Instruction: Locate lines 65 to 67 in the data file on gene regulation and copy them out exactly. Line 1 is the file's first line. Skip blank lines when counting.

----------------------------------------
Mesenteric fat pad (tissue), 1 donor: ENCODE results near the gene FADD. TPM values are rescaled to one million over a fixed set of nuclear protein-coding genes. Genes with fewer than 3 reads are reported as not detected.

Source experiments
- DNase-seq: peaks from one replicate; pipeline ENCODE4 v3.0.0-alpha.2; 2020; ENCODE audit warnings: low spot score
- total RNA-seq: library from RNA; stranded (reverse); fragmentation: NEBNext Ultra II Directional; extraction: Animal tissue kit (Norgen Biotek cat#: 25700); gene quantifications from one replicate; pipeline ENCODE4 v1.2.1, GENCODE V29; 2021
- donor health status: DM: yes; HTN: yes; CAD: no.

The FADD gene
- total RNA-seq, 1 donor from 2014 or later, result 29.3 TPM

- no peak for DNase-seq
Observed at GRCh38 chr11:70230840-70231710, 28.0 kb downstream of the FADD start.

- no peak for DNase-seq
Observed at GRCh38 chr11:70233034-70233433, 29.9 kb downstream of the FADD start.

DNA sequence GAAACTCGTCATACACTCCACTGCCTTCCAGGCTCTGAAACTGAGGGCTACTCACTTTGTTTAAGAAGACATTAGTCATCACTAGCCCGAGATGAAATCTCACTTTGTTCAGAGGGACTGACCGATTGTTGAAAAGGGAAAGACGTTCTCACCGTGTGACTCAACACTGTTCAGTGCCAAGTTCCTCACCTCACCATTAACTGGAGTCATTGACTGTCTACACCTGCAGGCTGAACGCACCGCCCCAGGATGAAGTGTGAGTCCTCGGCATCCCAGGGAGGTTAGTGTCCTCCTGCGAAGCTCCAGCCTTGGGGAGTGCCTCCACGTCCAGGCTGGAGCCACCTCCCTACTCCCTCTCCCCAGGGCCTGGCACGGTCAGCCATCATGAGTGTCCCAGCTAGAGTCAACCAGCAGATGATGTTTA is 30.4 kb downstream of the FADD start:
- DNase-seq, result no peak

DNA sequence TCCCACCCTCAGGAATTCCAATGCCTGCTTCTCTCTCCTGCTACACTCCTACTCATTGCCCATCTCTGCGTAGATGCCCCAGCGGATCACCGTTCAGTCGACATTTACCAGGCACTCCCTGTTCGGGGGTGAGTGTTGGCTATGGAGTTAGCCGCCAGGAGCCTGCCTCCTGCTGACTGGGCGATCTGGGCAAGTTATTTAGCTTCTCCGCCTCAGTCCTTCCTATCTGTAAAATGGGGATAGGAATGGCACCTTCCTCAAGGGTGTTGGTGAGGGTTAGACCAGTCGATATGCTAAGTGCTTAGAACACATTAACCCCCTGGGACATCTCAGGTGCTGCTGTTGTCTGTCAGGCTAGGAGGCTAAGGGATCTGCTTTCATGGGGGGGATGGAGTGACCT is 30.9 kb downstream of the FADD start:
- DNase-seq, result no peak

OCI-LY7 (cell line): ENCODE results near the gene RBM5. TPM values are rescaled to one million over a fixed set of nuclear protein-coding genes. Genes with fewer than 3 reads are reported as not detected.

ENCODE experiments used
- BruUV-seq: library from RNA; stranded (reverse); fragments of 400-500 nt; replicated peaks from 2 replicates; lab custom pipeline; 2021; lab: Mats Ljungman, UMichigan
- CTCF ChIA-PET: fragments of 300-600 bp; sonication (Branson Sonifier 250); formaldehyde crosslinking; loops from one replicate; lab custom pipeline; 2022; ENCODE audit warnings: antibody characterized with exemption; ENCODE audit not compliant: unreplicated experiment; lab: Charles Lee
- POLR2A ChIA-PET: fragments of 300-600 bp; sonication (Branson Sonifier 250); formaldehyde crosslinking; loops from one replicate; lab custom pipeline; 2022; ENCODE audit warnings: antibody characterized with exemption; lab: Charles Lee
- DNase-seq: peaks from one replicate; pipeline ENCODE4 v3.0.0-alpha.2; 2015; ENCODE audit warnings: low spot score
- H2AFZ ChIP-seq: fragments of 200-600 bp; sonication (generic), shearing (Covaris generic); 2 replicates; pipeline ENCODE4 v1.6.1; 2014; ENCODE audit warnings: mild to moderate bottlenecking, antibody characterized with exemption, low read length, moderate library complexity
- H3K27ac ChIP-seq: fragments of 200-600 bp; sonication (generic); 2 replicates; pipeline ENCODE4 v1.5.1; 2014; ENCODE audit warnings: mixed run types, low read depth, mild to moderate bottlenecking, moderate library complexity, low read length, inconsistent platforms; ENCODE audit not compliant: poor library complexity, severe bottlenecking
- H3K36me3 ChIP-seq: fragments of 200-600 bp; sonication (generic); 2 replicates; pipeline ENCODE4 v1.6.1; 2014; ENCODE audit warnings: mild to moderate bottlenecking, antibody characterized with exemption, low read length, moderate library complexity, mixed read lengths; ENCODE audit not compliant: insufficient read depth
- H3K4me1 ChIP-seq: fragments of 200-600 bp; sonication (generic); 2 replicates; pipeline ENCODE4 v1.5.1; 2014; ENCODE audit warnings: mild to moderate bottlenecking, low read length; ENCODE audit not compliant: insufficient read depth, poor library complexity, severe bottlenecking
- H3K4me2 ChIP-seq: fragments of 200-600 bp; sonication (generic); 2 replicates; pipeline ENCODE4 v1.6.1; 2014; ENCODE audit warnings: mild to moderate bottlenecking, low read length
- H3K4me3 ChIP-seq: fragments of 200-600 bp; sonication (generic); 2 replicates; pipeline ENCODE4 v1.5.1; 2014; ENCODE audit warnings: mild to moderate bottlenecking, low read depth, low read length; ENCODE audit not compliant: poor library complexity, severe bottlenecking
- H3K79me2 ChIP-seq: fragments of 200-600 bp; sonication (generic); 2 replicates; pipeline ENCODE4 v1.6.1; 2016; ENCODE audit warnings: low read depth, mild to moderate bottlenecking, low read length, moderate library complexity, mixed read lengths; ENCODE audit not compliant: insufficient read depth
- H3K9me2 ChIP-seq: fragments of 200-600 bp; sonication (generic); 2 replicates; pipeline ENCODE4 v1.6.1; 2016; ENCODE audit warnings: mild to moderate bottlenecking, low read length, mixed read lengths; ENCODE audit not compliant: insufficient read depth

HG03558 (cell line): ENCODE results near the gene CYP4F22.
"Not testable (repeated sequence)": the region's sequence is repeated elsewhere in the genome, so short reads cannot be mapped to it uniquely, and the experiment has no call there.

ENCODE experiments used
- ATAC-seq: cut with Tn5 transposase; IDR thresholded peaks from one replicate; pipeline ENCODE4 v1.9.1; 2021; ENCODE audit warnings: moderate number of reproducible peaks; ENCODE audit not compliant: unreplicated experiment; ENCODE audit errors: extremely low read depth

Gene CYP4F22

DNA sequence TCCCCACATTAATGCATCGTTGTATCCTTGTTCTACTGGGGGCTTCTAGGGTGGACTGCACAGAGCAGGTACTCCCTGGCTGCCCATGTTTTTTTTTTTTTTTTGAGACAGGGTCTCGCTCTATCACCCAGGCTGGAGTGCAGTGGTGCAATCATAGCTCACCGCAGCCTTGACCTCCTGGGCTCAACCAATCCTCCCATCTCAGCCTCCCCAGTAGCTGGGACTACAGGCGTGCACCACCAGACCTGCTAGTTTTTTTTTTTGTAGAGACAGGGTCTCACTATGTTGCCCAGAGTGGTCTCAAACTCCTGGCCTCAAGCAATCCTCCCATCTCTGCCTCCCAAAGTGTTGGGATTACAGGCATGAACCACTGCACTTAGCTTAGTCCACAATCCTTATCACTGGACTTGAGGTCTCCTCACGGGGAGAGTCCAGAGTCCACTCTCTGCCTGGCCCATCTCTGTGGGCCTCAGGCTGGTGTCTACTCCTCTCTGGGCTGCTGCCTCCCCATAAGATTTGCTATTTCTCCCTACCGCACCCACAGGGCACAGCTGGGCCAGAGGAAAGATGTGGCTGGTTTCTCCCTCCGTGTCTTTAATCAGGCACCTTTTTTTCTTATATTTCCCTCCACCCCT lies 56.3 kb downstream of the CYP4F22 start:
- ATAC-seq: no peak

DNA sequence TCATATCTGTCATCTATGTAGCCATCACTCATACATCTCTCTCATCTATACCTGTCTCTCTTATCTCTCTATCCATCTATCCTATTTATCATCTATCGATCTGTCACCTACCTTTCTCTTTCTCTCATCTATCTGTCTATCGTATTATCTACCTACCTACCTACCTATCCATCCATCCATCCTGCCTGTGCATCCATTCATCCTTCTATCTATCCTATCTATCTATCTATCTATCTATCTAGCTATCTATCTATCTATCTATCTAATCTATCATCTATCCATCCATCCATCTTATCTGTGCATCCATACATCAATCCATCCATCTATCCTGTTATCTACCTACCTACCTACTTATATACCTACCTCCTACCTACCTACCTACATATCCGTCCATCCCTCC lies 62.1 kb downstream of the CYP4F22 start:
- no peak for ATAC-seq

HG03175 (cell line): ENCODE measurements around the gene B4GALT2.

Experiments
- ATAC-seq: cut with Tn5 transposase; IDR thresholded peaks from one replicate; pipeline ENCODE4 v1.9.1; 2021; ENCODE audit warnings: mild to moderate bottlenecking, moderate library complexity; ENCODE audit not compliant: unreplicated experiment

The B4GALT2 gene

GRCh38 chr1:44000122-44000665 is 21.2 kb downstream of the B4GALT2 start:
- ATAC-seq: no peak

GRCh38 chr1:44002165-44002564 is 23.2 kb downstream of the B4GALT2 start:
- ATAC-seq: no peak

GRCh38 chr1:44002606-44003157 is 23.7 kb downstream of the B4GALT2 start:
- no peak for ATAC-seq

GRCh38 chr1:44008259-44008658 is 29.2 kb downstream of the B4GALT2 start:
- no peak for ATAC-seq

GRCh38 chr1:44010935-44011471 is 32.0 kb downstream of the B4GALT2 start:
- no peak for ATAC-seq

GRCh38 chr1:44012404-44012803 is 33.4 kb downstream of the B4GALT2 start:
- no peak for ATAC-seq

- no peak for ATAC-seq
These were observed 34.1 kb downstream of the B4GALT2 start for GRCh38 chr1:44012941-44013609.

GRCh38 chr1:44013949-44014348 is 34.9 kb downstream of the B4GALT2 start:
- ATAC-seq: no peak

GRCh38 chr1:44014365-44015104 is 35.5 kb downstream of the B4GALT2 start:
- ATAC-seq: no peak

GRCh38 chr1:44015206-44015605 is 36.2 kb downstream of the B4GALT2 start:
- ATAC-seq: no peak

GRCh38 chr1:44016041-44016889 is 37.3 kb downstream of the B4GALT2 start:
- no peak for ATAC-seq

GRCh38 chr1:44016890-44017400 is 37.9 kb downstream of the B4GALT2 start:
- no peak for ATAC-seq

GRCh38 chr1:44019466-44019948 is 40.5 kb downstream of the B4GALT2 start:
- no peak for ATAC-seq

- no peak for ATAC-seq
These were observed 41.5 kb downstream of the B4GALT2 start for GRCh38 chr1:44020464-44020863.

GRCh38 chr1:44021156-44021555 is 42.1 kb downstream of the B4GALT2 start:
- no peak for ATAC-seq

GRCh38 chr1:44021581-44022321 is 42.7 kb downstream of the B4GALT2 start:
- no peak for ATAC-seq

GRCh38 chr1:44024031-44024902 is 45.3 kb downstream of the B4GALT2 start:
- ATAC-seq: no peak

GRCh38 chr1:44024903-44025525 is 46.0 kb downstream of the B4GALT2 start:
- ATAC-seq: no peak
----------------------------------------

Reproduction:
GRCh38 chr1:44016890-44017400 is 37.9 kb downstream of the B4GALT2 start:
- no peak for ATAC-seq

GRCh38 chr1:44019466-44019948 is 40.5 kb downstream of the B4GALT2 start: